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How To Give Helpful Advice Helpfully

By Margie Clayman | Small Business

How To Give Helpful Advice Helpfully image 1872451736 41ad917800 mHow To Give Helpful Advice HelpfullyA couple of months ago, I adopted a shih tzu from the local humane society. While I had wanted a dog for pretty much my entire life, I’d never had one and certainly had never taken care of one by myself. I was a little like a new mom. OK, I was a lot like a new mom. “Is that noise normal? How much food does he need? Oh my GOSH he didn’t go potty when I thought he would…is he dying!?” People were very willing to offer their advice, which they dispensed with and believed passionately. Some people, however, while they spoke with the best of intentions, scared me even more. “You’re feeding your dog THAT food? Oh my…” “You didn’t do that for your dog? Well, he’s probably going to spontaneously combust.” I knew that they were trying to help so I couldn’t really get mad, but it was a little frustrating. Scare tactics when you are already feeling a little precarious just don’t seem to play well.

It seems to me that we have this same kind of communication problem in the business world. Consultants give company owners/entrepreneurs lots of advice, and in turn company owners communicate what are intended to be helpful tips to their employees. Employees and owners give each other advice. Indeed, advice these days seems pretty easy to find. Is it always received the way it was intended, though? Here are some (hopefully) helpful tips for offering helpful tips.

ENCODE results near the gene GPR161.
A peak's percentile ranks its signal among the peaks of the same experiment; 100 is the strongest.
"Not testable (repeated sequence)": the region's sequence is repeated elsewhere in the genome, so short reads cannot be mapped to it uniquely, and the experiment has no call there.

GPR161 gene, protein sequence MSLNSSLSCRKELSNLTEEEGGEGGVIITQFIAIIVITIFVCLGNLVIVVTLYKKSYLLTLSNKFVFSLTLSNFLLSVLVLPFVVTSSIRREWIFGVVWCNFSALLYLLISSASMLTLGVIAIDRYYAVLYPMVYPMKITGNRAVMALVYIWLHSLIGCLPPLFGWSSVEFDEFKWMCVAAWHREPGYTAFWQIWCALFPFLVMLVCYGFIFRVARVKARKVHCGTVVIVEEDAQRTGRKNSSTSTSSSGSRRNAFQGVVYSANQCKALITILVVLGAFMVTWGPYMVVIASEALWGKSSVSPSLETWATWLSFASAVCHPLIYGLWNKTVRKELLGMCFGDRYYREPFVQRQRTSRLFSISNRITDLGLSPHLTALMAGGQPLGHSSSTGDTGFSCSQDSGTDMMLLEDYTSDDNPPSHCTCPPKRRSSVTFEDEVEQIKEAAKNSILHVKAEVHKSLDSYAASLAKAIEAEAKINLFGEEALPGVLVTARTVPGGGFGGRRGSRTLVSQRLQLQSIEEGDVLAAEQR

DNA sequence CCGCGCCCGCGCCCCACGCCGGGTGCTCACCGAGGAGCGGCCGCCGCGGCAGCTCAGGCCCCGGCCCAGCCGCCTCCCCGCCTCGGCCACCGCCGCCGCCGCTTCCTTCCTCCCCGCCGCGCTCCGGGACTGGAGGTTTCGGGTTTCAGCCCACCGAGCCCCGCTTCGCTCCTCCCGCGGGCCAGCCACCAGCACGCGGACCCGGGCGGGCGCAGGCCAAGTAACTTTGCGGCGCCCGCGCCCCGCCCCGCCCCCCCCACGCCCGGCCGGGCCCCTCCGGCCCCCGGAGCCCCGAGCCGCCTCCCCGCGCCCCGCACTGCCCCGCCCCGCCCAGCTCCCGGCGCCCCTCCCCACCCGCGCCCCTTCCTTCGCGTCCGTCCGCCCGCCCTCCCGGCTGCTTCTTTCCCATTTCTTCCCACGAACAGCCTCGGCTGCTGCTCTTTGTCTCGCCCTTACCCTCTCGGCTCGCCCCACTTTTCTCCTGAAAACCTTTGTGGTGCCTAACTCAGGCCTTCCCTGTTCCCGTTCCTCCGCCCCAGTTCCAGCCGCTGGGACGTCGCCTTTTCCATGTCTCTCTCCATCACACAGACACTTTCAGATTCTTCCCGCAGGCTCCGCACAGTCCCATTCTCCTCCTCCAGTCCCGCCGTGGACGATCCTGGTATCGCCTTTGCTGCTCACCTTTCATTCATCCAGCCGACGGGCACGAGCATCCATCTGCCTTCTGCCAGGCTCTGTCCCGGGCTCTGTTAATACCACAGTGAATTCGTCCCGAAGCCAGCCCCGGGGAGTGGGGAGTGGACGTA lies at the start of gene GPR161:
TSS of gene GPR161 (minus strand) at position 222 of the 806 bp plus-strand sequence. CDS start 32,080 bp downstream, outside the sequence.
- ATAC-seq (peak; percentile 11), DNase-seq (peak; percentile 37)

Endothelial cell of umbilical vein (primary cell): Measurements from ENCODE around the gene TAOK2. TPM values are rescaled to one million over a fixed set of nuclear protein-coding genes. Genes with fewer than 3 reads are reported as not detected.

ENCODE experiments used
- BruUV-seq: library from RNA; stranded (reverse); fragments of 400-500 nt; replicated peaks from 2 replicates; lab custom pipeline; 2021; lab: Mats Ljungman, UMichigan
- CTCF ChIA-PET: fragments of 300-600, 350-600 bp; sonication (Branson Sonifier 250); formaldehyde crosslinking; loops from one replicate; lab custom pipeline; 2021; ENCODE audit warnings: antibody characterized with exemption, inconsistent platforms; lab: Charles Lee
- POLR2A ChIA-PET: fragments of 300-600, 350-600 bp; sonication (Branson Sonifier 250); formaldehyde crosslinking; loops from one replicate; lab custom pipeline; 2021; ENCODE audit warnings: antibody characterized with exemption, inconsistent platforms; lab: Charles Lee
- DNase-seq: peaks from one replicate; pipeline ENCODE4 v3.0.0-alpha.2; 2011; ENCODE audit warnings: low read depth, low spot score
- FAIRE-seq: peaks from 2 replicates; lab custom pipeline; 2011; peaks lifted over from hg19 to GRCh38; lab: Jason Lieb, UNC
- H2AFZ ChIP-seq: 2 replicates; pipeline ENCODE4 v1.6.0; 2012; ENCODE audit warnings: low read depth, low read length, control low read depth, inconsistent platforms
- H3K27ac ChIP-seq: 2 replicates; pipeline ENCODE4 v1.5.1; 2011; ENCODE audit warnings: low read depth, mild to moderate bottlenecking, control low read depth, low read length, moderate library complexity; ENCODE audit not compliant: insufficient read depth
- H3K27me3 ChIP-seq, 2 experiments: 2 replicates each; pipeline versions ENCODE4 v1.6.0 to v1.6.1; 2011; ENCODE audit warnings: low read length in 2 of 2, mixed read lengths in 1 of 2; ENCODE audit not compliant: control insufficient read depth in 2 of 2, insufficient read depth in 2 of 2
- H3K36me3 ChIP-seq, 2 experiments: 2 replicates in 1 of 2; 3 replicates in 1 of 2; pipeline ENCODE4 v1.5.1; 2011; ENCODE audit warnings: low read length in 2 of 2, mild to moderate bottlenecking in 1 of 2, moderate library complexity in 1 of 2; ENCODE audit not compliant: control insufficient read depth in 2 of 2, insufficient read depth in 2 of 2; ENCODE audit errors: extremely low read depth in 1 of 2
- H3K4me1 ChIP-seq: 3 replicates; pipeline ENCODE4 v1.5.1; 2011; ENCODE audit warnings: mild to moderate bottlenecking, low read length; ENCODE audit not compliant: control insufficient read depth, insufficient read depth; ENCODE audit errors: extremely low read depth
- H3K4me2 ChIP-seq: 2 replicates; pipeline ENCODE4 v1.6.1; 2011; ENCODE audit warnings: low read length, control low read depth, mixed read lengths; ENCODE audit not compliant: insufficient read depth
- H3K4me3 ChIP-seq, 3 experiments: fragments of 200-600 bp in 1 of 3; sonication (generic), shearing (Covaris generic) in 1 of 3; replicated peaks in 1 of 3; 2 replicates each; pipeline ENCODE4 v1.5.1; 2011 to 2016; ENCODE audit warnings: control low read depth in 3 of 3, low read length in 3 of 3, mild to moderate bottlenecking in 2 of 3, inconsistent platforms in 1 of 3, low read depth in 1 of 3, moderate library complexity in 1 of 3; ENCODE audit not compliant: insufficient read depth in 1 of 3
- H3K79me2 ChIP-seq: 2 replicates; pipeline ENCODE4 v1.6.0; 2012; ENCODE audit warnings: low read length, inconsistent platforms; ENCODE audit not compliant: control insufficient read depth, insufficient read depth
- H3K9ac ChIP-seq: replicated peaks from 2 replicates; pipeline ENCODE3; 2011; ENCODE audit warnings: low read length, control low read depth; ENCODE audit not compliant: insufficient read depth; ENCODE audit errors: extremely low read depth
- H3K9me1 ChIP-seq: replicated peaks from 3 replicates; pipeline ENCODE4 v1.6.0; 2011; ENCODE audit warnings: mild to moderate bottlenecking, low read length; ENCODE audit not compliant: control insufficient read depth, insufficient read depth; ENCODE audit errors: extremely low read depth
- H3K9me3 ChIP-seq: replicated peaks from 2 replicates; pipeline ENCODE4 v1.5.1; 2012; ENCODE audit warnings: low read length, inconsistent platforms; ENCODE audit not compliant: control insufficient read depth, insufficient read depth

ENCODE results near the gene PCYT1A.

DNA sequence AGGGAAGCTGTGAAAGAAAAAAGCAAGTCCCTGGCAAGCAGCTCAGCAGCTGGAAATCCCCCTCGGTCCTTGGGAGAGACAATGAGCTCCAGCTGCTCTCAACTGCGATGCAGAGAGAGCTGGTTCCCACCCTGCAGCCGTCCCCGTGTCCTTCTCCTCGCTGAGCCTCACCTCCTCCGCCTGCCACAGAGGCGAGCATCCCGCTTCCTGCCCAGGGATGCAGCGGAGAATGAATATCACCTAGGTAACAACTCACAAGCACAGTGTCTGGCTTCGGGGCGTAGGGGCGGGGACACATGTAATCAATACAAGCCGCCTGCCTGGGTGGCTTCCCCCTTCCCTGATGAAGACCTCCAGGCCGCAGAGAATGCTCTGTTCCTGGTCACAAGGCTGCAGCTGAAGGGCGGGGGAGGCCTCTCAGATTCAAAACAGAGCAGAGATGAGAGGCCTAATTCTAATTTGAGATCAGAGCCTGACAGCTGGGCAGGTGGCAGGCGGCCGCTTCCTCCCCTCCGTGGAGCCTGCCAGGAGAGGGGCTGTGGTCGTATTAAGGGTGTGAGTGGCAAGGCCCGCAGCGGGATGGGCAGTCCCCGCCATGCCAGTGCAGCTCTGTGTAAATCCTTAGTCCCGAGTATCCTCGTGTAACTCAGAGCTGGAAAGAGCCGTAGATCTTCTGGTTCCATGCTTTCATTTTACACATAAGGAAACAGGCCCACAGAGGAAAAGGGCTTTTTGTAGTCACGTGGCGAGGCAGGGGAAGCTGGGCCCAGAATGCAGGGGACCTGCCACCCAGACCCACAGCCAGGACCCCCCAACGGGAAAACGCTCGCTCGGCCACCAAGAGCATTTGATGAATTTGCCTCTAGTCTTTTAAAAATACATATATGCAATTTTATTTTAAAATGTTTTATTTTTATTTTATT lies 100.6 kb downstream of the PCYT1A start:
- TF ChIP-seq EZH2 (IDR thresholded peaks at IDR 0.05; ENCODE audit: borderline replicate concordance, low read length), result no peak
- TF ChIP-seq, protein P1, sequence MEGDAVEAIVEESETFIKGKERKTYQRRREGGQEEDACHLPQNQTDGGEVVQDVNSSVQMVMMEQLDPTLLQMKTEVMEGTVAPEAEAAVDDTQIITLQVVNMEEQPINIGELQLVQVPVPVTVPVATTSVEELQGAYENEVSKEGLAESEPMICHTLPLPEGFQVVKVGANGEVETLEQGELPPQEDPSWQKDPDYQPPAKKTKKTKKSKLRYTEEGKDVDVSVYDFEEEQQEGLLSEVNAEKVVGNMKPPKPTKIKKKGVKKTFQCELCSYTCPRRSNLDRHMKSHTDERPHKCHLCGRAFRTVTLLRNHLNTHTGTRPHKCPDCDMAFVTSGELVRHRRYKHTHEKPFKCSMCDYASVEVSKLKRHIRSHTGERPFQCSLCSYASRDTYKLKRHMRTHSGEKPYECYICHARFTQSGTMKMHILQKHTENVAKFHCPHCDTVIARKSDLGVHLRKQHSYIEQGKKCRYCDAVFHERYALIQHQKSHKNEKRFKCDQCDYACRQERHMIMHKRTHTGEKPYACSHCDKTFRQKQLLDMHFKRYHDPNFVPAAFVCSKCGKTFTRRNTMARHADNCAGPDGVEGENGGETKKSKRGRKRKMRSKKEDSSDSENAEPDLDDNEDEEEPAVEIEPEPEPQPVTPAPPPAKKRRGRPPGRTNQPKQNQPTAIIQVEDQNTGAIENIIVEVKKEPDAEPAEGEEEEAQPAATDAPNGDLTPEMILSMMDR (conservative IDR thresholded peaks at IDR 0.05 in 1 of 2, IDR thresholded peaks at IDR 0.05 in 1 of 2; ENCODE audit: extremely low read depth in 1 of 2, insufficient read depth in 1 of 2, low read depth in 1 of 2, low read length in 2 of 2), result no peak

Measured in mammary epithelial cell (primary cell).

1. Be very careful with your tonality, both in the written word and spoken: There is an art to both giving and receiving advice. People will sometimes feel on edge when receiving advice because they will wonder if they are inferior (or if you are thinking they are). It is also very easy to adopt a superior tonality when offering someone what you hope is a helpful tip.

2. Do not assume that what worked for you will work for others: This line of thinking appears frequently online, whether it’s business advice or “life hacking.” There is an general assumption that if something worked for you or for your company or for your career, it will naturally work for everyone else. Everybody is different, however. It’s not just a cliché. Every company is different, too.

3. Do not assume your advice is desired or required: A lot of people, when they perceive that someone is struggling, are naturally inclined to reach out and lend a helpful hand. Very seldom is the question asked, “Do they actually want or need my help?” Indeed, the person we think is struggling may feel like they are knocking it out of the ballpark. It is always a good idea to start the conversation with, “Can I offer you some advice?”

4. Don’t assume your advice will be followed: The best you can really hope for when you offer advice is a receptive audience. That does not mean your advice will be followed to the letter or even at all. Offering advice is a little like blowing on a dandelion. Some of those seeds may take root, but a lot of others will just float on the wind. Once you have offered your opinion, let it go.

Have you ever found yourself in a situation where offering what you thought was helpful advice backfired? How did it happen? We’d love to hear from you!

Image Credit: https://www.flickr.com/photos/champi/1872451736/ via Creative Commons

This article was syndicated from Business 2 Community: How To Give Helpful Advice Helpfully

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